“There remains one further indication, perhaps of a peripheral nature, for the conclusion that in industrial matters the Industrial Court of Appeal is the end of the road. As the position now stands employees who contend that they have been unfairly treated by their employers have to undertake a fairly laborious process to obtain compensation or other forms of relief. They first have to embark on a procedure of conciliation set out in the Industrial Relations Act. If that is unsuccessful they may then proceed to sue in the Industrial Court after which……an appeal lies to the Industrial Court of Appeal. Having in mind the financial burden involved in the process and the length of time it would take to obtain the compensation sought…..the drafter of the constitution can hardly be said to have had the intention to lengthen the process even further.”
 I pause here to observe that the issue at hand in the Observer case was in relation to an appeal from the Industrial Court of Appeal to the Supreme Court, rather than review. It is, however, of no less relevance to the present matter. I say so because, in theory and in principle, our judgment in this case, one way or the other, might be said to be appeallable to the Supreme Court, and the profound observations of Masuku J. and Browde A.J.A would in that event come alive once again.
 So, what we have is a history of judicial precedents that is as clear as a crystal, dating back to the period prior to the present constitution, such history inclusive of a judgment of the present Supreme Court shortly after promulgation of the constitution, in which it has been stated that, for several reasons, of law and logic, labour relations litigation must end at the Industrial Court of Appeal. This was the accepted position, until the judgment of the full bench of the High Court in EZULWINI MUNICIPALITY AND OTHERS, supra, which was followed in AVENG INFRASET SWAZI (PTY) LTD, as recently as June 2018. Is there a legal basis for the watershed that has apparently occurred?
THE RELEVANT LEGISLATION
 I take a short journey to capture the legislation that has generated what is arguably the most ferocious debate in the judicial history of this country. I do so in the hope that this judgment will make a humble contribution towards the urgent and dire need to clear the uncertainty that has been created, no doubt with the best of intentions.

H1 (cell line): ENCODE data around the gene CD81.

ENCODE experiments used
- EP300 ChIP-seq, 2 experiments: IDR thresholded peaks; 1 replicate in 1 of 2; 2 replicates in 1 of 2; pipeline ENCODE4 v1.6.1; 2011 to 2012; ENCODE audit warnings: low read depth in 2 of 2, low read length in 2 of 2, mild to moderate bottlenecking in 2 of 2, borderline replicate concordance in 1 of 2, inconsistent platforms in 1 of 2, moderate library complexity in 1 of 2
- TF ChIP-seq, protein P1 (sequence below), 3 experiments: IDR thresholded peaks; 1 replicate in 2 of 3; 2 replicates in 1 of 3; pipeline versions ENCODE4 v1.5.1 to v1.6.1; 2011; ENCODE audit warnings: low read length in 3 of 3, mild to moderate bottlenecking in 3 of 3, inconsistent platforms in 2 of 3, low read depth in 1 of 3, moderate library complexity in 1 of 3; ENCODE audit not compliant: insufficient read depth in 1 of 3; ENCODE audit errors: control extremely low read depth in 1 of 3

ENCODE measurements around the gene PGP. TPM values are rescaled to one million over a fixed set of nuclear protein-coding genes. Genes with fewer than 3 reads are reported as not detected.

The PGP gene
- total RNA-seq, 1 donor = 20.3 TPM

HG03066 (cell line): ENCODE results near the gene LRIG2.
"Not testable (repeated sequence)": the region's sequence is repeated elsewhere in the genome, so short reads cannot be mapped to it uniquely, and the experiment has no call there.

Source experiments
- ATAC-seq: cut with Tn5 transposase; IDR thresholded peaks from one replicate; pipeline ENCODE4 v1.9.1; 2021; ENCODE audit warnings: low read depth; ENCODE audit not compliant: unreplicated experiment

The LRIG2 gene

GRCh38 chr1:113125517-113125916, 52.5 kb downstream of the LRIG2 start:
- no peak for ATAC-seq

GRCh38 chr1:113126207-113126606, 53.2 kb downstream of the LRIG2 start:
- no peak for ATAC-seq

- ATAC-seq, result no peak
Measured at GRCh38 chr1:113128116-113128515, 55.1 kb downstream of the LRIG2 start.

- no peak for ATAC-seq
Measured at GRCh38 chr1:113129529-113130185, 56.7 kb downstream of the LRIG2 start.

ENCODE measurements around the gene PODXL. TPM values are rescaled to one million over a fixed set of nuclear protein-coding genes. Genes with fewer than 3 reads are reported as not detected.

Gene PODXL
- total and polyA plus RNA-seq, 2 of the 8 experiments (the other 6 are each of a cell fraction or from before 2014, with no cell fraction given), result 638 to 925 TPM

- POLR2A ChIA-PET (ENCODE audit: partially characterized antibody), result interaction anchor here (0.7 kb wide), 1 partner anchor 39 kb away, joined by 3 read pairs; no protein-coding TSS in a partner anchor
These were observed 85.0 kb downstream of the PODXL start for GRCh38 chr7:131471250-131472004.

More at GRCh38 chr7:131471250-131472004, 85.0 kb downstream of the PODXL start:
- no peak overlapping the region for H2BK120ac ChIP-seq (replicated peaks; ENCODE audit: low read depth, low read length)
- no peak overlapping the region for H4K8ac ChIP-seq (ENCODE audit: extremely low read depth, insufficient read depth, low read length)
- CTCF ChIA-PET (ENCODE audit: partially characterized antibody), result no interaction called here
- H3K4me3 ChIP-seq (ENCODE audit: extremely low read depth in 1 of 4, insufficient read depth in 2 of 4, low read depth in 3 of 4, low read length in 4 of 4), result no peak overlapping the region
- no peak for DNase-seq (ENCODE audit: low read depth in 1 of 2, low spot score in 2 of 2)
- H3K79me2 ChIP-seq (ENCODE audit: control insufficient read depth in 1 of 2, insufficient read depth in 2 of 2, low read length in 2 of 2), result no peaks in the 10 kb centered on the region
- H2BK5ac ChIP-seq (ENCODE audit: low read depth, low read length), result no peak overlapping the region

The starting point, perhaps, could be the Industrial Relations Act 2000, as amended, which is the main legal framework for the resolution of labour relations disputes, and which has created the Industrial Court of Appeal whose judgment is the subject of review in this application. Section 21(4) of this Act is in the following terms:-
“21(4) The decision of the majority of the judges hearing an appeal shall be the decision of the court and such decision shall be final.”
19.1 The word “final” means the last one in a series, ultimate, no other. “of or occurring at the end…….having no possibility of further discussion, action or change.”See, also, the Concise Oxford English Dictionary, 10th Edition, which defines the word in the following manner:-
“Coming at the end of a series ……allowing no further doubt or dispute.”
19.2 I observe an interesting contrast between the wording of the current clause 21(4) and the preceding legislation of 1996 – The Industrial Relations Act No.1 of 1996. Section 19(4) thereof was in the following terms:-
“19(4) The decision of the majority of the judges hearing an appeal shall be the final decision of the court”.
19.3 Clearly, the older clause was ambiguous surplasage and inconsequential. All that it said, in effect, was that the majority decision is a binding decision of the court. This is surplasage because it is axiomatic that where many judges sit, it is the majority decision that takes effect. It appears to me that the law-maker perceived the futility of the 1996 provision and re-worded it in a manner that conveys more clearly that the decision of the majority “shall be final”.
19.4 As far as the above goes, it appears to me to be beyond debate that the intention of Parliament, in changing the wording of the1996 clause to read as it does in the 2000 clause, was to decree unequivocally that labour disputes shall end at the Industrial Court of Appeal, literally.
19.5 In this position that I take I am fortified by the judgment of the full bench of the Supreme Court in SWAZI OBSERVER (PTY) LTD v HANSON NGWENYA AND 68 OTHERS, wherein the current Section 21(4) was under discussion. Although this judgment deals with the question whether an appeal lies from the Industrial Court of Appeal to the Supreme Court, the principle is in my view the same, especially within the context of the word “final”. Browde A.J.P’s following remarks are informative:-.
“It should not be surprising, therefore, that although the Constitution was gazette in July 2005, the finality of the Industrial Appeal Court’s decisions was left untouched when the Act was amended in certain aspects in September 2005. The esoteric nature of industrial problems led not only to the creation of the Special Industrial Court, but also to the Industrial Court of Appeal with its exclusive jurisdiction to hear and determine appeals from that special court,”
and the judgment concludes in the following manner:-
“…..I am of the view that this court does not have jurisdiction to hear an appeal from the Industrial Court of Appeal…..”
19.6 Now, if in respect of review the High Court is held to have authority over the Industrial Court of Appeal, the result is that the outcome of such review is appellable to the Supreme Court, and this provides indirect access to the Supreme Court where direct access is, for sound reasons, expressly denied.